“Women in prison: mental health and well-being - a guide for prison staff - Penal Reform Internationalby WEPHREN
Prevalence of human papillomavirus infection, cervical intraepithelial neoplasia and cervical cancer in imprisoned women worldwide: a systematic review and meta-analysisby Emma Plugge
The Importance of Strengthening Prisoners' Family Ties to Prevent Reoffending and Reduce Intergenerational Crime: the Farmer Review 2017by WEPHREN
The effect of multiple adverse childhood experiences on health: a systematic review and meta-analysisby WEPHREN
Short but not sweet: A study on the impact of short custodial sentences on mothers and their childrenby Lucy Baldwin and Rhona Epstein
This research report bears powerful witness to the harsh impact on women and their children of the short custodial sentences too often meted out in the name of justice. It draws attention to the ripple effects of imprisoning mothers, and the turbulence it causes in the lives of their families.
This paper considers how maternal emotions and the maternal role are assembled and challenged through carceral space, and more specifically, how mothers themselves assimilate this experience whilst navigating motherhood post incarceration.
Perinatal Health Care Services for Imprisoned Pregnant Women and Associated Outcomes: A Systematic Reviewby The Editorial Team
Women are a small but increasing minority of the 10 · 2 million people imprisoned worldwide. There are around 100 000 women in prison in Europe on any 1 day, representing 5 % of the total prison population. In the United States (US) there are nearly 215 000 women in prisons and jails, representing 9 % of the incarcerated population and an absolute increase of 30 % since 2000. Despite growing numbers, women’s minority status means that their specific health care needs and those of their children may be overlooked or remain unmet. A review from the United States found that 38 states had inadequate or no prenatal care in their prisons, and a 2008 report from US Department of Justice notes that 46 % of pregnant imprisoned women reported they received no pregnancy care. The World Health Organisation’s (WHO) 2003 Moscow declaration recognises prison health as an important public health issue, and a 2009 WHO declaration acknowledges that current arrangements for dealing with women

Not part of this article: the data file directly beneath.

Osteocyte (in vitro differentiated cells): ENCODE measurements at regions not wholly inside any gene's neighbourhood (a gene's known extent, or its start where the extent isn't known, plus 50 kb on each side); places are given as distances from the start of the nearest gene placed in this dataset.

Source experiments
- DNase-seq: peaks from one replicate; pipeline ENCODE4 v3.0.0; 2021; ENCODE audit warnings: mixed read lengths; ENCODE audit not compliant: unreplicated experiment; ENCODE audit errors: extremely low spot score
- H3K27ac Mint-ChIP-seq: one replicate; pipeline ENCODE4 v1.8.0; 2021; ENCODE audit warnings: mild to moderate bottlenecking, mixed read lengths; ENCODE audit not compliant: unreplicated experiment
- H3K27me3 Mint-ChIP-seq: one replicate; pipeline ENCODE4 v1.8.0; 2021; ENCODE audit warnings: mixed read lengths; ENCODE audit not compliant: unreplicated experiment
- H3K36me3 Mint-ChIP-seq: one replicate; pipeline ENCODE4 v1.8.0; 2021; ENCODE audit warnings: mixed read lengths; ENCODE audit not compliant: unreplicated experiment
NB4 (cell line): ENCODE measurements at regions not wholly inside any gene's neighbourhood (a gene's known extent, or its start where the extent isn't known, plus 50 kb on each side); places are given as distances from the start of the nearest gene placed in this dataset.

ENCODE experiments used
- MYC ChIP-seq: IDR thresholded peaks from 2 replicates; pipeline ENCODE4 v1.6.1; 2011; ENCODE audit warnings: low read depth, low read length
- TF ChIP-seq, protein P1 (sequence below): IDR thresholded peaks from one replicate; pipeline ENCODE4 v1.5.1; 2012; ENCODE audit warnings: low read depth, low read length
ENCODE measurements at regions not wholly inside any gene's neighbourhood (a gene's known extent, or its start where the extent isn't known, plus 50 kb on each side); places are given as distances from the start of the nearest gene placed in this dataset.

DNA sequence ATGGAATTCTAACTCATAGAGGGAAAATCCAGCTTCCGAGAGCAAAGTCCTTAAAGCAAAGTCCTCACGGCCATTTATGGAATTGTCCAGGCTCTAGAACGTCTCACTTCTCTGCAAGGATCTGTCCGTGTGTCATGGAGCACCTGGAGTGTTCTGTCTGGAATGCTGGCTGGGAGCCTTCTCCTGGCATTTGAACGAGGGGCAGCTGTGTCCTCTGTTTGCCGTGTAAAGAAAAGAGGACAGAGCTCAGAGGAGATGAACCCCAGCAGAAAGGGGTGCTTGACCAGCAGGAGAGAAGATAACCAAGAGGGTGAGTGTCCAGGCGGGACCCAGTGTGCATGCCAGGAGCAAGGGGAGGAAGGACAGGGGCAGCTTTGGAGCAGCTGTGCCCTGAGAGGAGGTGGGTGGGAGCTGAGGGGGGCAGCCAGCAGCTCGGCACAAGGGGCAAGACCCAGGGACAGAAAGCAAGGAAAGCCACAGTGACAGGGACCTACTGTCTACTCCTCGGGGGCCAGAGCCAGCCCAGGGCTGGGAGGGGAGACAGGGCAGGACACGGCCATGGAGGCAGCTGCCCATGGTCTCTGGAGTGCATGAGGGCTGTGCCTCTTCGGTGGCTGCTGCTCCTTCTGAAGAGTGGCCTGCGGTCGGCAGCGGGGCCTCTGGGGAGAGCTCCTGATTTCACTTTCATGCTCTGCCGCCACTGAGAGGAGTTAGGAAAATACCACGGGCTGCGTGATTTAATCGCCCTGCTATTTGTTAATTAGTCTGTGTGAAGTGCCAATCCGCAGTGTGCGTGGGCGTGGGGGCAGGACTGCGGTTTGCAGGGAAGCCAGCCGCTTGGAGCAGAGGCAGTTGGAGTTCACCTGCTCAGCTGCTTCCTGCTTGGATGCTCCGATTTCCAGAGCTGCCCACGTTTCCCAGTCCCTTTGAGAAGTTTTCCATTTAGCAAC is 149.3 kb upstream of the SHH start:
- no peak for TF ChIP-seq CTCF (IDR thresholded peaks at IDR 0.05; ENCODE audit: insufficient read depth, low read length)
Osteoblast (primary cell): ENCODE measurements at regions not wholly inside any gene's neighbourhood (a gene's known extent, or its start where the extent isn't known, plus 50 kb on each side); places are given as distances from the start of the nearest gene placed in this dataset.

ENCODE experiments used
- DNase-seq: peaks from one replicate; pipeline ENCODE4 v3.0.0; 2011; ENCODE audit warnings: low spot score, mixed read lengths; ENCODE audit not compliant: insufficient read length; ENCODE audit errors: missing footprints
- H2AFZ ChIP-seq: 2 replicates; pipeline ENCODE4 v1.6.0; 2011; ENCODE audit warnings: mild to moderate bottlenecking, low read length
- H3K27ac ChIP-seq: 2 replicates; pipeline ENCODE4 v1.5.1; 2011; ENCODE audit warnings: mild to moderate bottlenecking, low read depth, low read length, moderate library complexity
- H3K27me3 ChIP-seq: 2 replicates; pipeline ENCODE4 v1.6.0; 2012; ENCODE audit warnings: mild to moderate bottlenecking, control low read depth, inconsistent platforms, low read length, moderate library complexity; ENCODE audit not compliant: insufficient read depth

Mental Disorders among Adolescents in Juvenile Detention and Correctional Facilities: A Systematic Review and Metaregression Analysis of 25 Surveysby The Editorial Team
Adolescents younger than 19 years constitute 5% of all those detained in custody in Western countries, including about 100,000 individuals in the United States. They are usually detained in separate closed facilities or prisons. High prevalence of both undiagnosed and untreated physical and mental health problems have been reported, with current mental disorders estimated to affect 40% to 70% of the adolescents who come into contact with the justice system. Deliberate self-harm and repeat offending are common,and some of these disorders, such as substance misuse and conduct disorder, are risk factors for criminal recidivism. In the United States and the United Kingdom, it has been argued that there is insufficient screening for mental disorders, that sentencing does not account for mental health issues, and that custodial and secure facilities lack qualified staff and appropriate treatment.
Although women make up only a small proportion of the 9 million people imprisoned worldwide, their numbers are increasing rapidly and consistently across a number of countries. For example, the number of women imprisoned in England and Wales has risen almost threefold over the past decade. Most of these women will be of childbearing age and an estimated 6% of imprisoned women are pregnant. This implies that in England and Wales alone there are about 240 pregnant women in prison at any one time, and in the United States of America over 6,000.